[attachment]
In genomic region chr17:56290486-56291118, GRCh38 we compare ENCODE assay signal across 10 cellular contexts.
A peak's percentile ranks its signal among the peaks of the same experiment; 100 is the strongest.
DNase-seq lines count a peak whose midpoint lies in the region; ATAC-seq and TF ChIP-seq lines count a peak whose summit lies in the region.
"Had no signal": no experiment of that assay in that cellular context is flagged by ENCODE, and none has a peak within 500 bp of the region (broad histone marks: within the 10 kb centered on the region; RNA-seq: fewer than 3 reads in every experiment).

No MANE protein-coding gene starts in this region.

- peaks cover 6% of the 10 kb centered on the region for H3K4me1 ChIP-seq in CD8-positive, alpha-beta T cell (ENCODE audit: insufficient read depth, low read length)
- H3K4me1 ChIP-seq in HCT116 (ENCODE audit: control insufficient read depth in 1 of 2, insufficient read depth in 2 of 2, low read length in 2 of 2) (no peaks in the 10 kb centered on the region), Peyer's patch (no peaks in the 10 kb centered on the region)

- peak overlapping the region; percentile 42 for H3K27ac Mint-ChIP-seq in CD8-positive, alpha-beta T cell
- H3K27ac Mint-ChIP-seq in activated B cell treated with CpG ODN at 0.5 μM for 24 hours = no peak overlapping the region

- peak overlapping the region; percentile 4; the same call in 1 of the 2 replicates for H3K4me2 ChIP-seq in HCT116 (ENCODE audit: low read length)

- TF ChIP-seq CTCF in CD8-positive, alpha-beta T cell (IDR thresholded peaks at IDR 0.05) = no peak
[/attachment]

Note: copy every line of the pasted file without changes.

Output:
In genomic region chr17:56290486-56291118, GRCh38 we compare ENCODE assay signal across 10 cellular contexts.
A peak's percentile ranks its signal among the peaks of the same experiment; 100 is the strongest.
DNase-seq lines count a peak whose midpoint lies in the region; ATAC-seq and TF ChIP-seq lines count a peak whose summit lies in the region.
"Had no signal": no experiment of that assay in that cellular context is flagged by ENCODE, and none has a peak within 500 bp of the region (broad histone marks: within the 10 kb centered on the region; RNA-seq: fewer than 3 reads in every experiment).

No MANE protein-coding gene starts in this region.

- peaks cover 6% of the 10 kb centered on the region for H3K4me1 ChIP-seq in CD8-positive, alpha-beta T cell (ENCODE audit: insufficient read depth, low read length)
- H3K4me1 ChIP-seq in HCT116 (ENCODE audit: control insufficient read depth in 1 of 2, insufficient read depth in 2 of 2, low read length in 2 of 2) (no peaks in the 10 kb centered on the region), Peyer's patch (no peaks in the 10 kb centered on the region)

- peak overlapping the region; percentile 42 for H3K27ac Mint-ChIP-seq in CD8-positive, alpha-beta T cell
- H3K27ac Mint-ChIP-seq in activated B cell treated with CpG ODN at 0.5 μM for 24 hours = no peak overlapping the region

- peak overlapping the region; percentile 4; the same call in 1 of the 2 replicates for H3K4me2 ChIP-seq in HCT116 (ENCODE audit: low read length)

- TF ChIP-seq CTCF in CD8-positive, alpha-beta T cell (IDR thresholded peaks at IDR 0.05) = no peak